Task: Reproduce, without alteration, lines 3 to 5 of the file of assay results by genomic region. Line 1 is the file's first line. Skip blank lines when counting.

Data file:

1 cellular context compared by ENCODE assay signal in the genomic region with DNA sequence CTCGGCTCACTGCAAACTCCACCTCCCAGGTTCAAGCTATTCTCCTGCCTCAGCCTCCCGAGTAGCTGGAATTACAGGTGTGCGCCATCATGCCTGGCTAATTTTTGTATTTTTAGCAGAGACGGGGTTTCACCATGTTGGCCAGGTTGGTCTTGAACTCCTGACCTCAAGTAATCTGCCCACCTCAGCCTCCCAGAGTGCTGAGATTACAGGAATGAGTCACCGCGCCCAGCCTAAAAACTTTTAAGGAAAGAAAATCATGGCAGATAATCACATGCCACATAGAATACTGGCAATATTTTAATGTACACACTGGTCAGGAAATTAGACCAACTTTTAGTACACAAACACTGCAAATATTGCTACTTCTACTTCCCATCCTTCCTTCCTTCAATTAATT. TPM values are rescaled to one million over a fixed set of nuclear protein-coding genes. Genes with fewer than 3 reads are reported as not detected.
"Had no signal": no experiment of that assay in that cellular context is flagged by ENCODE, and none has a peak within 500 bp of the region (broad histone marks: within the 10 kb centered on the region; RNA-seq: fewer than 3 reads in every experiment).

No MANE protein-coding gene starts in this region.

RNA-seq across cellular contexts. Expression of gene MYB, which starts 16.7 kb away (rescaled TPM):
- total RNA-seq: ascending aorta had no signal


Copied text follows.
No MANE protein-coding gene starts in this region.

RNA-seq across cellular contexts. Expression of gene MYB, which starts 16.7 kb away (rescaled TPM):
- total RNA-seq: ascending aorta had no signal